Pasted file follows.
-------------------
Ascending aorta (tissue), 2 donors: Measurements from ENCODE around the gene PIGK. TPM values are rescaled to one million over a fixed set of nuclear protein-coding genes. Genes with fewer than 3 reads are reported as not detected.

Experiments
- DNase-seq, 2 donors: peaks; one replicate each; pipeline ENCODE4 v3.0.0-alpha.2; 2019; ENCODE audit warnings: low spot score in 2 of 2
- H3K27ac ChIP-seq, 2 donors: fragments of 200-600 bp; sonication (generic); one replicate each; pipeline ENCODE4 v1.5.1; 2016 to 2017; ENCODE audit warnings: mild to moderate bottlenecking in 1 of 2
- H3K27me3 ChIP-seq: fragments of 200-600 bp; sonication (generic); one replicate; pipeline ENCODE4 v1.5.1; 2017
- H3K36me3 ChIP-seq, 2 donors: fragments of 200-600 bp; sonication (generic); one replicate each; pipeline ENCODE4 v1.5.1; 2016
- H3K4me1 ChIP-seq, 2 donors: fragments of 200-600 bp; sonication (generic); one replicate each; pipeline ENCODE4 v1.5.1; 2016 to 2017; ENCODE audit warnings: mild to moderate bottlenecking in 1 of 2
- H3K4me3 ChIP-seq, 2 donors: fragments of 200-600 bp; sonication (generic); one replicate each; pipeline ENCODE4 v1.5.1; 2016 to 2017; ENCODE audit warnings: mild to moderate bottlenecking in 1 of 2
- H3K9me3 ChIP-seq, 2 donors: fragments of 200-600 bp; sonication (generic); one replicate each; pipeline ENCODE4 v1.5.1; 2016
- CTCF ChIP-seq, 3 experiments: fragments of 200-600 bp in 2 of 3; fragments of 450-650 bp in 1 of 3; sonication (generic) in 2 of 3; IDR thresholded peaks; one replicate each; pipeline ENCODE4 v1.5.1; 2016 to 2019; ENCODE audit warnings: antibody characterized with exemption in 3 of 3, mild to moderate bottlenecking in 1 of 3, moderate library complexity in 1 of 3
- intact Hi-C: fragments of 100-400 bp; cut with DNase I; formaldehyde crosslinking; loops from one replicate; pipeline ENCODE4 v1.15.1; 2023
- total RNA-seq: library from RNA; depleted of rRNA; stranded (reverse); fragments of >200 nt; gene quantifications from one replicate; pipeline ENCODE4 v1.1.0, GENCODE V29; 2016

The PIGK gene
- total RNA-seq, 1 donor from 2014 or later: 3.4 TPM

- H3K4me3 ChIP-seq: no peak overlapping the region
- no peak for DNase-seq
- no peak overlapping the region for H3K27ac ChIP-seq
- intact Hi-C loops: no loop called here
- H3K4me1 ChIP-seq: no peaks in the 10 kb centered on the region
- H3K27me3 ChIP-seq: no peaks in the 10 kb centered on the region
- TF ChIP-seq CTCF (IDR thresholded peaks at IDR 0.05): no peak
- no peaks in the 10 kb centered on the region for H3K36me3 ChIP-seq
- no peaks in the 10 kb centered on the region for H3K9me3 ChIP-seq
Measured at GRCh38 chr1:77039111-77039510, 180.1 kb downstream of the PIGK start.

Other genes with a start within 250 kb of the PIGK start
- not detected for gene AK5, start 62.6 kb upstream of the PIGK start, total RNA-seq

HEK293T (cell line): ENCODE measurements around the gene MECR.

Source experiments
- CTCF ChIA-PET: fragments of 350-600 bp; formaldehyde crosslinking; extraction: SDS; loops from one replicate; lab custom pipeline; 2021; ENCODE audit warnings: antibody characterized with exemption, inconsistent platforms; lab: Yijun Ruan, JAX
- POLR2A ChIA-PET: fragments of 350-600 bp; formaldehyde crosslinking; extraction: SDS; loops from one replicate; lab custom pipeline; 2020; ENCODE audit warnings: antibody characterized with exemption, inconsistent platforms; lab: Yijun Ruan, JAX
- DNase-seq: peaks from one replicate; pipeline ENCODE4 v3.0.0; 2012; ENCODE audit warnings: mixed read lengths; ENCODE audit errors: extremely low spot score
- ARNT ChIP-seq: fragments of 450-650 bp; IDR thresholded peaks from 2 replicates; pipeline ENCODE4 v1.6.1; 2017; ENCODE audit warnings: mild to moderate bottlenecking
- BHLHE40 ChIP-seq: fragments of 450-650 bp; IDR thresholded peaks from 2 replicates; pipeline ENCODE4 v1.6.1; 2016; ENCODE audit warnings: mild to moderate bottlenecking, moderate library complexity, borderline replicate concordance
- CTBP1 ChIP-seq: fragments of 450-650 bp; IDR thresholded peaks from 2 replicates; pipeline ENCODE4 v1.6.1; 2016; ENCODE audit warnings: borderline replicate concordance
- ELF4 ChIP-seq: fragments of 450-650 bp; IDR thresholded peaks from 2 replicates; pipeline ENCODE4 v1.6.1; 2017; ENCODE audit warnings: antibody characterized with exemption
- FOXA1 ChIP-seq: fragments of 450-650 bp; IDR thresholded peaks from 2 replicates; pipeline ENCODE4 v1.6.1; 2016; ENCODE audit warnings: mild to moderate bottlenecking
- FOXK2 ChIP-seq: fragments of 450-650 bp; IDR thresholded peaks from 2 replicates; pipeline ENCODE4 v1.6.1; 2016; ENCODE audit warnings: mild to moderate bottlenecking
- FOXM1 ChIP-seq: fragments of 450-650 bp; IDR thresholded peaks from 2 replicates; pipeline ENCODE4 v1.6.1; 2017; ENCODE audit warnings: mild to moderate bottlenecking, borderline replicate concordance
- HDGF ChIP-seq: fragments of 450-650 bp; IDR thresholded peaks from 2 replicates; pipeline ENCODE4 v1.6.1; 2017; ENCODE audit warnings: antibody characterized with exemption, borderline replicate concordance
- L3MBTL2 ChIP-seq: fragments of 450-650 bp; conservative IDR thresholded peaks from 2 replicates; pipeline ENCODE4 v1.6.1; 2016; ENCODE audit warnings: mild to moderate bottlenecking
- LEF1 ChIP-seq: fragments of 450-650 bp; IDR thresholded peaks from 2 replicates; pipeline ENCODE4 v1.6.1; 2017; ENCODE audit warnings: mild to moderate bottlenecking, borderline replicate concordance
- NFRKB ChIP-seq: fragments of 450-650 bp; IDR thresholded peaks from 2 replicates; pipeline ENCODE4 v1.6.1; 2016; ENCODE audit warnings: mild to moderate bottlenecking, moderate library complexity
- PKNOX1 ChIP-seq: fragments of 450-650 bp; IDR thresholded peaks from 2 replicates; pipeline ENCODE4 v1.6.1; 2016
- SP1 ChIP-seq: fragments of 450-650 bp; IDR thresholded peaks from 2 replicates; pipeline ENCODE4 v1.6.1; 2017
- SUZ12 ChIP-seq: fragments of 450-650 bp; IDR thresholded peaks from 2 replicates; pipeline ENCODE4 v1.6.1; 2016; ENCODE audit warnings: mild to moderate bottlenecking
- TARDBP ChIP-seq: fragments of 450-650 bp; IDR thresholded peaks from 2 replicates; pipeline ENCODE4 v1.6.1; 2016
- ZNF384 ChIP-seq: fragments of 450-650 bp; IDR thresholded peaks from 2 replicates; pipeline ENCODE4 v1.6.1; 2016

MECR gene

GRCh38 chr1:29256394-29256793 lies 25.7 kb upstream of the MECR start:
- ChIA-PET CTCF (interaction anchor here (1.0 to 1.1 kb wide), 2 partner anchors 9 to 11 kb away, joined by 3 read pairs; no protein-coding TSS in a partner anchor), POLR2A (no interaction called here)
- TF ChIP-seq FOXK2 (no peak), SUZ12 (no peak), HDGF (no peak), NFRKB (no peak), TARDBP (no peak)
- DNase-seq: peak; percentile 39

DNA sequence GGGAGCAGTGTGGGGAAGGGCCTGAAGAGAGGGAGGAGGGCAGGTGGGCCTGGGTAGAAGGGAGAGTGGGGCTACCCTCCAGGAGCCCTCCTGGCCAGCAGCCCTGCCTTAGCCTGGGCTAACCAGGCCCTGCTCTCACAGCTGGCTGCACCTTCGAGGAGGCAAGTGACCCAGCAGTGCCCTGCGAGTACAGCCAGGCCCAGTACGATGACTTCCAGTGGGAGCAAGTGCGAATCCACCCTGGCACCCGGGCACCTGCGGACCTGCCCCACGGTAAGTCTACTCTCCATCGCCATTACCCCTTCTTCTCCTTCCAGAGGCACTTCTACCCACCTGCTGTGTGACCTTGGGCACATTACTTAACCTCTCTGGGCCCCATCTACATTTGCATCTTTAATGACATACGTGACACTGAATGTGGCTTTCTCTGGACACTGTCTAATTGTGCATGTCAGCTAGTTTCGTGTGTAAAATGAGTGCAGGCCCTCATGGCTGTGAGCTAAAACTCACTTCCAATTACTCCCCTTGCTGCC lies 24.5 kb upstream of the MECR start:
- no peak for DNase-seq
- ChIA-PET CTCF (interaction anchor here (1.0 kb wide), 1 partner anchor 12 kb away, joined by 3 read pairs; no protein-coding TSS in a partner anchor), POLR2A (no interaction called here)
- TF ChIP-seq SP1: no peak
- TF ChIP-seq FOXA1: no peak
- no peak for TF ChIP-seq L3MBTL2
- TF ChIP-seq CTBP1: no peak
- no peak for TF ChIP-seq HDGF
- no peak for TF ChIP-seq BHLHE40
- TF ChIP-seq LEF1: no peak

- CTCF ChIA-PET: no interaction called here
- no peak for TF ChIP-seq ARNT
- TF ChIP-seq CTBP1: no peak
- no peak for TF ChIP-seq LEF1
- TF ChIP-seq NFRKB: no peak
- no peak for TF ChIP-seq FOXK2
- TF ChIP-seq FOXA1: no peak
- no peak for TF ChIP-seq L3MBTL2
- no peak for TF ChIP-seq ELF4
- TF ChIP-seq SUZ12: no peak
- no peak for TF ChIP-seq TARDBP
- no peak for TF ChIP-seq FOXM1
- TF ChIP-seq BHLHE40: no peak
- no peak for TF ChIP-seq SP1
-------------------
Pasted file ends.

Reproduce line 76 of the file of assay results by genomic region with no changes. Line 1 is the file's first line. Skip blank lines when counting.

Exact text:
- no peak for TF ChIP-seq SP1